New World Resources Plc (NWR) bonds and shares tumbled the most ever on speculation the unprofitable Czech coal miner will reorganize its debt and sell new stock.
The company’s 275 million euros ($375 million) of unsecured notes due in January 2021 slumped 20 cents on the euro to 14.88 cents, lifting the yield to record 61 percent. Its 500 million euros of secured debt due May 2018 fell 9.5 cents to 60.96 cents, according to data compiled by Bloomberg.
NWR hired Blackstone Group LP to advise on a business overhaul to shore up its finances as it can no longer withstand a drop in coal prices, the Amsterdam-registered miner said late yesterday. The company said it hasn’t got an extension of an undrawn 100 million-euro credit line which expires on Feb. 7.
“The likely outcome, in our view, will be a debt-for-equity swap or a haircut for bondholders, followed by a capital increase,” Bram Buring, an analyst at Prague-based Wood & Co. brokerage, wrote in report to clients today. “The market may interpret this announcement as a prelude to a default.”
Wood has a sell recommendation on NWR shares with a price target of 11 koruna, according to the report. The stock fell a record 26 percent to 18.50 koruna by close in Prague, with traded volume at 16 times the three-month daily average.
NWR has been hurt by shrinking demand from steelmakers and a global glut of coal used to make electricity. The average negotiated price of coking coal, used in steelmaking, dropped 7 percent in the first quarter from the previous three-month period, the company said. It expects to significantly curb its “economically mineable” reserves, according to the statement. NWR also said it hired White & Case LLP as its legal adviser.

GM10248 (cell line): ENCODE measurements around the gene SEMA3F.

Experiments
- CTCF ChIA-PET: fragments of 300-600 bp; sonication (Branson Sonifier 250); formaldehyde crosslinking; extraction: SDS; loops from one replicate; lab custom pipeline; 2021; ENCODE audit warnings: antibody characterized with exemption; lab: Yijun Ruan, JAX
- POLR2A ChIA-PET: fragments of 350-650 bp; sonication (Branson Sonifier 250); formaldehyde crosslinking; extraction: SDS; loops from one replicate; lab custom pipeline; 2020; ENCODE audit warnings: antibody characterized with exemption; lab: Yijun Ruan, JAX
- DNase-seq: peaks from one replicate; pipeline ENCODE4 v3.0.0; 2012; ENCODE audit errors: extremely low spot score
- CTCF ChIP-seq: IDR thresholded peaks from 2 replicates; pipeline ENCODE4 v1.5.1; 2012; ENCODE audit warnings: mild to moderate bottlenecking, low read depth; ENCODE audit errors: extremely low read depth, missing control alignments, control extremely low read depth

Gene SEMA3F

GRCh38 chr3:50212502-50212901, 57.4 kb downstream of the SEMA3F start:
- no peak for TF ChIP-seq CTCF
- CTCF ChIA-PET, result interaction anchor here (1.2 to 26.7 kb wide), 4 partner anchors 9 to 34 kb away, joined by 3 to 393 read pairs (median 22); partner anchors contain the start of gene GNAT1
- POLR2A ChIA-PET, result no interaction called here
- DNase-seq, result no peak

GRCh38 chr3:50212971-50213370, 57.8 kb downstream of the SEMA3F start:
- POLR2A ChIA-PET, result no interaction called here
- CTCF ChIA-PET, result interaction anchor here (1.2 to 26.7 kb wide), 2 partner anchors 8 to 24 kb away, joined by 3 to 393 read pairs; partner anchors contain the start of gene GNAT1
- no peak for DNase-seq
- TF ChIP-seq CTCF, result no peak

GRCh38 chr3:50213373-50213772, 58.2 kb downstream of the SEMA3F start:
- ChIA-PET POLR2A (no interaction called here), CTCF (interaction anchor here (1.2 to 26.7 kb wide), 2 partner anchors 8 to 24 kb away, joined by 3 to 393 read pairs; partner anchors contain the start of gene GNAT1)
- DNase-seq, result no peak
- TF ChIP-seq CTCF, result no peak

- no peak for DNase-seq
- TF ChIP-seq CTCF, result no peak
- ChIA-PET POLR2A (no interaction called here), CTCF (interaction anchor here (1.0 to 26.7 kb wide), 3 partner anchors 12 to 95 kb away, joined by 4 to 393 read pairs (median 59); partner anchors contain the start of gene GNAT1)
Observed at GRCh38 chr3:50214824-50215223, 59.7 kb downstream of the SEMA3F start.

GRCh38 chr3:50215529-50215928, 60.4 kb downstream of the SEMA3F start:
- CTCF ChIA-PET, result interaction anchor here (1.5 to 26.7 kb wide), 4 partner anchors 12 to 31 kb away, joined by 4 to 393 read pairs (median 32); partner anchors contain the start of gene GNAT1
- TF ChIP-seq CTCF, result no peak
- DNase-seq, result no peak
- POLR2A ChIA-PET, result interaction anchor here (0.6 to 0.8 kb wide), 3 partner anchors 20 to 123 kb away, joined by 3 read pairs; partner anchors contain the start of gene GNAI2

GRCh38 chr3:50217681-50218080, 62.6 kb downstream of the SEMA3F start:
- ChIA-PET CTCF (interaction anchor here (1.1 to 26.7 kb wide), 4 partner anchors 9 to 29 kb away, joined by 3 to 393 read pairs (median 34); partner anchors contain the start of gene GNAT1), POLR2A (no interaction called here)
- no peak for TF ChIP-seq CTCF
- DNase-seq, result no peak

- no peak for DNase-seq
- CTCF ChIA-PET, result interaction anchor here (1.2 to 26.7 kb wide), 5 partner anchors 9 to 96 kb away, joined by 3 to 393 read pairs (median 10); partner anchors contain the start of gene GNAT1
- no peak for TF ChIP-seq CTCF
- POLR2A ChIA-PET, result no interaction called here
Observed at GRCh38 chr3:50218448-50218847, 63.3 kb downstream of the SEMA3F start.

“NWR can’t risk any further deterioration of the market,” Chief Financial Officer Marek Jelinek said on a conference call yesterday. “Our balance sheet needs to reflect our cash generation potential in the current market.”
Majority shareholder BXR Group Ltd., controlled by Czech billionaire Zdenek Bakala, is prepared to invest new equity capital into a “revised and satisfactory capital structure,” NWR said. The company said it “will consider all available options” during the review of its balance sheet.
Komercni Banka AS, Societe Generale SA’s Prague-based unit, cut NWR shares to sell from hold today in a report from analyst Josef Nemy. The miner is “very likely” to issue new shares at a “significant discount” to the market price, he said.
A 20 percent writedown on NWR’s debt would require selling about 270 million new shares to close the funding gap, according to calculations by Wood. A 50 percent writedown would reduce the size of the needed rights issue to about 60 million shares, Buring said in the report.
“The timing of a possible debt restructuring and capital increase is surprising, inasmuch as the company has stabilized its cost base and cash position in recent months,” he wrote. “It confirms our view that the majority shareholder is unwilling to support the company without other stakeholders taking a haircut as well.”